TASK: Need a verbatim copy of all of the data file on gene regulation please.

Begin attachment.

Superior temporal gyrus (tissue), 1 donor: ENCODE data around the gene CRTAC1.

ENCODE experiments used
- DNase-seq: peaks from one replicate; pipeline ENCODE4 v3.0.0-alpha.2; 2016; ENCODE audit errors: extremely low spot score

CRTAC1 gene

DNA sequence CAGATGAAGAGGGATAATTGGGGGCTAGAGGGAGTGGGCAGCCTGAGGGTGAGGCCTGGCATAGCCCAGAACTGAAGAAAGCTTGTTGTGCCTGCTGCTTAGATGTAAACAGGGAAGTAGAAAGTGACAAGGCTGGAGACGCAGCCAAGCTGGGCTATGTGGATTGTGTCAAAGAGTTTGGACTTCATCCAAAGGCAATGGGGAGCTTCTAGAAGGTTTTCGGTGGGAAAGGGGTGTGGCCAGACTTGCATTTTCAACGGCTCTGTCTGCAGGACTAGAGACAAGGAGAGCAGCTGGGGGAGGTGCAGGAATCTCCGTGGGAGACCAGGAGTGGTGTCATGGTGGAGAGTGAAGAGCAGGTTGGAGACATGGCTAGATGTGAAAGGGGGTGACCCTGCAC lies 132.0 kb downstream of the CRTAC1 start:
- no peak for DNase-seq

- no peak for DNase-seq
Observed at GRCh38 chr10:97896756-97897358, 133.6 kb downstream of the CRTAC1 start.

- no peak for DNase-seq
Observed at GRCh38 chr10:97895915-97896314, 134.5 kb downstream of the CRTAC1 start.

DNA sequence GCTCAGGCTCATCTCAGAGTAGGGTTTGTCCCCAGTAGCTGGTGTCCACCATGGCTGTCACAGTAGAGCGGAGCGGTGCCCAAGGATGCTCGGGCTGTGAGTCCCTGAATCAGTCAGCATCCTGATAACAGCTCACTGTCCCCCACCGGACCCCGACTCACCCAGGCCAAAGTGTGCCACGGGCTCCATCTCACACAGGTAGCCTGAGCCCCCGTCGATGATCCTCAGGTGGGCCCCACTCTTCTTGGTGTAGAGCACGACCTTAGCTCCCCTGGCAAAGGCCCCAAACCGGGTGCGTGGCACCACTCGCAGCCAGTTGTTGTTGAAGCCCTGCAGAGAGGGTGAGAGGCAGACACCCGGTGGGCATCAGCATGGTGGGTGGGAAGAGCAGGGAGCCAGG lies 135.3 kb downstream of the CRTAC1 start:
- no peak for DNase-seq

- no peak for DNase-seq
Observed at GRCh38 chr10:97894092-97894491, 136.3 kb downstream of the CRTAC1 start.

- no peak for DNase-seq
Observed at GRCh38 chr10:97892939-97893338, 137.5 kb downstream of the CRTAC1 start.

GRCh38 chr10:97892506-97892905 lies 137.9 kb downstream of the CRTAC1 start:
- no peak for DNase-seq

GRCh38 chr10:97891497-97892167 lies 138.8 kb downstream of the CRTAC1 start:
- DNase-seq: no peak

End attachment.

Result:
Superior temporal gyrus (tissue), 1 donor: ENCODE data around the gene CRTAC1.

ENCODE experiments used
- DNase-seq: peaks from one replicate; pipeline ENCODE4 v3.0.0-alpha.2; 2016; ENCODE audit errors: extremely low spot score

CRTAC1 gene

DNA sequence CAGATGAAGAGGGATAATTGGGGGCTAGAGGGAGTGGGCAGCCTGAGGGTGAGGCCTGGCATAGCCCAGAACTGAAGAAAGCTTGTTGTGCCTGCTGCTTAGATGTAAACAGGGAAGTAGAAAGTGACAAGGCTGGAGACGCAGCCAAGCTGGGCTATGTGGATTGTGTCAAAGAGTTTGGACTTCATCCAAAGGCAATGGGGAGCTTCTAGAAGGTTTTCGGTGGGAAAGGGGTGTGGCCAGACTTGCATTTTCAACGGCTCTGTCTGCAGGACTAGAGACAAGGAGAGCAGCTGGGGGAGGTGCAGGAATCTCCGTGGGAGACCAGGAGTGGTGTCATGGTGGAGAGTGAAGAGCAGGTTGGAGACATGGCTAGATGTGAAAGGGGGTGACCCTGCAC lies 132.0 kb downstream of the CRTAC1 start:
- no peak for DNase-seq

- no peak for DNase-seq
Observed at GRCh38 chr10:97896756-97897358, 133.6 kb downstream of the CRTAC1 start.

- no peak for DNase-seq
Observed at GRCh38 chr10:97895915-97896314, 134.5 kb downstream of the CRTAC1 start.

DNA sequence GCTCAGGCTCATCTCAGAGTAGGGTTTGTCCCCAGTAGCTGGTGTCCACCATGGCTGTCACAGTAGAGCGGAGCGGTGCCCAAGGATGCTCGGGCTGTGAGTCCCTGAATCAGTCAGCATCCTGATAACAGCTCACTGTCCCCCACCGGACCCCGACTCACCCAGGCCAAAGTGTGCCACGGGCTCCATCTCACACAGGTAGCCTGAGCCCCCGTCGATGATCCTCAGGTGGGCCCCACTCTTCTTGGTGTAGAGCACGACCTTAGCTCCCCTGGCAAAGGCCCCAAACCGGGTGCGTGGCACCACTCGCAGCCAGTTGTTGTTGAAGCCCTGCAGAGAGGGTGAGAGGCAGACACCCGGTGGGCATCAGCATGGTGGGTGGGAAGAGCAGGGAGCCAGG lies 135.3 kb downstream of the CRTAC1 start:
- no peak for DNase-seq

- no peak for DNase-seq
Observed at GRCh38 chr10:97894092-97894491, 136.3 kb downstream of the CRTAC1 start.

- no peak for DNase-seq
Observed at GRCh38 chr10:97892939-97893338, 137.5 kb downstream of the CRTAC1 start.

GRCh38 chr10:97892506-97892905 lies 137.9 kb downstream of the CRTAC1 start:
- no peak for DNase-seq

GRCh38 chr10:97891497-97892167 lies 138.8 kb downstream of the CRTAC1 start:
- DNase-seq: no peak